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How To Ar-Tic-U-Late Your T's
And D's - Without Overdoing It
September 8, 2016

By Ann Utterback
Voice Specialist and Author, Broadcast Voice Handbook

Schools are beginning a new year around the country, but I’ve got a final exam for you! 

Almost everyone has difficulty articulating the /t/ or /d/ sound when that sound is tucked in between two other consonants as in the word, "expertly.” It just seems too hard to hit that /t/, and if we do try, it sounds over-pronounced. 

An artificial and over-pronounced delivery is as offensive as using sloppy articulation and should be avoided at all costs.

But if you’re really diligent, you can hit these /t/ /d/ sounds without sounding over-pronounced. 


Here’s the trick: learn to produce a /tl/ or /dl/ combination of sound smoothly and effortlessly. Let’s break it down.
  • For the /t/ and /d/ you should place the tip of your tongue right behind your front teeth, and then let the air explode out as you make the sound. 
  • For the /l/ sound you must quickly pull your tongue back and attach it to the same spot as the /t/ /d/, but don’t explode the sound. 
Let the sound come out while the tip of your tongue is locked in position. 

The /l/ sound is a bilateral sound, which means it comes over the edges of the tongue.


Now combine just the /t/ and the /l/ to make a /tl/ sound. 

Explode the /t/ and quickly pull the tongue back for the /l/. This gives you a little couplet to practice.

To make these two sounds together requires a LOT of practice, but if you stay at it, the sounds will begin to blend. Practice when you’re driving or have a few minutes alone. 

You don’t have to remember anything except /tl/ and /dl/ to practice.


The next step is to plug this blend into some words. Here’s a list to practice (taken from Improving Voice & Articulation by Hilda Fisher):
  • mostly                               
  • fondly
  • costly                                 
  • blandly
  • listless                               
  • friendless
  • correctly                            
  • handling
  • exactly                               
  • kindly
  • softly                                  
  • roundly
  • swiftly                                
  • soundless
  • aptly                                    
  • boldly
  • abruptly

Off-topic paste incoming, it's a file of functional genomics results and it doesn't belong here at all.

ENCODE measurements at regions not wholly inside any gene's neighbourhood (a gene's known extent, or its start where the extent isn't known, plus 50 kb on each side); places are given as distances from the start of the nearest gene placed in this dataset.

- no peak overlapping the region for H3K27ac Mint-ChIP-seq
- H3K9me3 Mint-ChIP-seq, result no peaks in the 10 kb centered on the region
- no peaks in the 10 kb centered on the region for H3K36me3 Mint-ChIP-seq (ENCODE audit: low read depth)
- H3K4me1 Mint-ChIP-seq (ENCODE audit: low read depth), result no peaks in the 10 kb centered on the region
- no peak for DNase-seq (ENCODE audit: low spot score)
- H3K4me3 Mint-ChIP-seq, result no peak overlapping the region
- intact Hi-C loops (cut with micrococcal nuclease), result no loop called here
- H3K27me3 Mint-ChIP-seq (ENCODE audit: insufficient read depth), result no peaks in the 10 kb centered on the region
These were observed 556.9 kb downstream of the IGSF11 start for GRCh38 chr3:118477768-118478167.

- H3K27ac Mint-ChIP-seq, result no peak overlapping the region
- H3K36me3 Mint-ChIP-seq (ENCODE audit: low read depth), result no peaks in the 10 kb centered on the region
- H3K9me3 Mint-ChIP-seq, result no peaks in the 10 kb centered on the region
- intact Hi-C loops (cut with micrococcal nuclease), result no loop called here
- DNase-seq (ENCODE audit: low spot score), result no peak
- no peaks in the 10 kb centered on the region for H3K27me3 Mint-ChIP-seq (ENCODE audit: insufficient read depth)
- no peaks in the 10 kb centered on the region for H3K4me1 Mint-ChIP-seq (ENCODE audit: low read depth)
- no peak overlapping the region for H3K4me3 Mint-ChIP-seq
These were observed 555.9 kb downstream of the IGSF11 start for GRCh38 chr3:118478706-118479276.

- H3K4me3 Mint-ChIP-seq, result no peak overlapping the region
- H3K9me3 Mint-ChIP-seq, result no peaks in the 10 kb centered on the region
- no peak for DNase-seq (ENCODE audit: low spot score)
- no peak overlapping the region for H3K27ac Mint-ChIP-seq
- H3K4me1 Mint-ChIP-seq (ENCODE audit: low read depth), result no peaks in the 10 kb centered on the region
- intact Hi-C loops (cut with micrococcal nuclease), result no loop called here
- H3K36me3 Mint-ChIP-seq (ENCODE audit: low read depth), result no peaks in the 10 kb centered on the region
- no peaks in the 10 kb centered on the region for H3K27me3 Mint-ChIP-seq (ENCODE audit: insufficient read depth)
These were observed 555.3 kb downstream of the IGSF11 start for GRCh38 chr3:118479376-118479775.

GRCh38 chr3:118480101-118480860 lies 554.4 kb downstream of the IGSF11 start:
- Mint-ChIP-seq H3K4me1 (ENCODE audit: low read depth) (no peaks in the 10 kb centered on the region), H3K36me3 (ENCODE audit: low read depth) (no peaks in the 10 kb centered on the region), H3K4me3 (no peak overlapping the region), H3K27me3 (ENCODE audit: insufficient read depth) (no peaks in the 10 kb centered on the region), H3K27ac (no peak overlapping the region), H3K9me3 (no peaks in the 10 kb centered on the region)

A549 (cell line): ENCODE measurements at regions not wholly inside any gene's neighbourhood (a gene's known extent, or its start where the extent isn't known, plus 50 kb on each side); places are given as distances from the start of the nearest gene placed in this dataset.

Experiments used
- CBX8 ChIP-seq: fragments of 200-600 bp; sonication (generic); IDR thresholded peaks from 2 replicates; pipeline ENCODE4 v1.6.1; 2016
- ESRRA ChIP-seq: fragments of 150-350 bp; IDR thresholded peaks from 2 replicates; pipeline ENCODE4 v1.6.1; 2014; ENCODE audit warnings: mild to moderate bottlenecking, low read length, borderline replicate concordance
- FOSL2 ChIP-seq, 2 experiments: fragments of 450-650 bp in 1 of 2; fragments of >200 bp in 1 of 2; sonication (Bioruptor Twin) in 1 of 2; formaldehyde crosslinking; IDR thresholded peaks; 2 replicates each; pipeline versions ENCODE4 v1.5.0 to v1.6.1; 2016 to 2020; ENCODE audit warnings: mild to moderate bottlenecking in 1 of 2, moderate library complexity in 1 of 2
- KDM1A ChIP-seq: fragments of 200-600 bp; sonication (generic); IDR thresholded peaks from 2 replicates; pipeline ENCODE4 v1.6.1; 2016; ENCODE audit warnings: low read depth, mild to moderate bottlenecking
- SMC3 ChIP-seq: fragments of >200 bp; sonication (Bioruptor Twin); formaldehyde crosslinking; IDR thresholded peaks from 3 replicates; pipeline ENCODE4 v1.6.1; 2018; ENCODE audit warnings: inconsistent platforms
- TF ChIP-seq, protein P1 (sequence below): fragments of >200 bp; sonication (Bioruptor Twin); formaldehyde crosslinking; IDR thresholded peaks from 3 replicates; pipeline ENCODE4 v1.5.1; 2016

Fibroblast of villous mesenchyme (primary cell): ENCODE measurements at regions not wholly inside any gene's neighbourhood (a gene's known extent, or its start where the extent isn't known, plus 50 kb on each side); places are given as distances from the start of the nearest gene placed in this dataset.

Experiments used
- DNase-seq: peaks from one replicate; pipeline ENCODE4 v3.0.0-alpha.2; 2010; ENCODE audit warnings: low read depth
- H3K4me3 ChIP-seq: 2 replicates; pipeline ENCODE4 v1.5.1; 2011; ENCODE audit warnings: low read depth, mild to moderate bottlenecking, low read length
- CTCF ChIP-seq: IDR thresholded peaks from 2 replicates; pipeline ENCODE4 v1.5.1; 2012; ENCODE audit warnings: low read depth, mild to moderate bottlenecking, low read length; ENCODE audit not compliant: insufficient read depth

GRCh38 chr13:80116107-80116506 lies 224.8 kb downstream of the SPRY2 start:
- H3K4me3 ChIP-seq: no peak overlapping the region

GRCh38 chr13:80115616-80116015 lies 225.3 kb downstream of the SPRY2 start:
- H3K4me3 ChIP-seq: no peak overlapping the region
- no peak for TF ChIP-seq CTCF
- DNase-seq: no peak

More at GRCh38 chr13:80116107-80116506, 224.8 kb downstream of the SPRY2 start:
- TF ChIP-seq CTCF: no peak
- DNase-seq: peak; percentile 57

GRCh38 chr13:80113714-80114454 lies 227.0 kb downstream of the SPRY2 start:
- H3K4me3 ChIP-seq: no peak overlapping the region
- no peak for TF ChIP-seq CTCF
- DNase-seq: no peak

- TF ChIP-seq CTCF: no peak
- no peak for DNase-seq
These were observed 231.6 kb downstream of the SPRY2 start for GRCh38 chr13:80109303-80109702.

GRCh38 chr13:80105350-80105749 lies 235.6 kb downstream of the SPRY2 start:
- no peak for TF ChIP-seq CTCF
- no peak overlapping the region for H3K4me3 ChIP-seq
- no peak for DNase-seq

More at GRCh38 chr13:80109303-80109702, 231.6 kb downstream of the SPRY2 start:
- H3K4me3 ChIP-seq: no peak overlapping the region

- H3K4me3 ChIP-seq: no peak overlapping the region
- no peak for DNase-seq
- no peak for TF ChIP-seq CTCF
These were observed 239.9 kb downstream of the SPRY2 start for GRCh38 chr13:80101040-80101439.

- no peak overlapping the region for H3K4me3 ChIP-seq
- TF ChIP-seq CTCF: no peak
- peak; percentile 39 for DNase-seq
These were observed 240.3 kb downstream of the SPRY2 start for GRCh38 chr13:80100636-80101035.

• coldly
Can you plug the /tl/ and /dl/ blends into those words easily?


If not, here’s another thing to try: Think of the word as divided right before the /t/ or /d/ so you say, "mos tly” or "fon  dly.”

Putting the cluster by itself can make it flow easier. 

Practice starting with a big break and then reduce the space until the two parts of the word are united, but you’re still able to make the clusters easily.

I said you’d need to practice diligently to make this work, so go for it!

And if you are a nut about proper pronunciation like I am, check out Kenyon and Knott’s, A Pronouncing Dictionary of American English. It’s been around since 1953 and is the go-to source for pronunciation. It uses the American Phonetic Alphabet, but there’s a great chart in the front to use.
Ann S. Utterback, Ph.D., is a voice specialist with more than 40 years experience and has helped hundreds of people make the most of their voices, working with broadcasters, voice over artists and podcasters around the world. An author of eight books and over 50 articles on voice, her Broadcast Voice Handbook is a classic textbook offering more advice on how to improve your voice over performance.

Click for: Broadcast Voice Handbook

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Comments (4)
David Johnston
9/12/2016 at 2:53 PM
This was a great article. Even though I was a vocal performance major in college, diction is something you have to stay on top of. Your book will be an investment in my career as a voice actor. Best wishes in all your endeavors.
Pamela Wood
9/9/2016 at 3:11 PM
I really liked your article. The fact that you've been working with voice artists and have such an infinity for what you do, and a PHD, is reason enough to buy your book. Thank you for sharing this helpful information with all of us.
Pamela Wood, Professional Voice Actor.
BP Smyth, Narrator
9/8/2016 at 6:31 PM
Hello Ann,

Thank you for your input. I agree with you on all fronts, but I'm also from mid-west America. Diction is "regional". Almost all of my work is from the mid-west. I speak like they do. I'm not usually hired from the North East or the South. I don't speak like they do.
Mike Harrison
9/8/2016 at 5:19 PM
Great, Ann. I wonder if you would consider doing a lesson for /ing/. All too often, words containing (but usually ending in) /ing/ are actually ending with /een/: for example, "shopping" becomes "shop-een." It's quite noticeable and it's a glaring mispronunciation, especially for voice talent.

Another depressing tongue issue (see what I did there?) that is like fingernails on chalkboard is what is apparently prominent in New Jersey: not hitting at all the double "t" in the middle of some words. For example, "kitten becomes "kih-in." (And, in the same vein: missing the "t" in "dot com," saying instead, "dah-com.")
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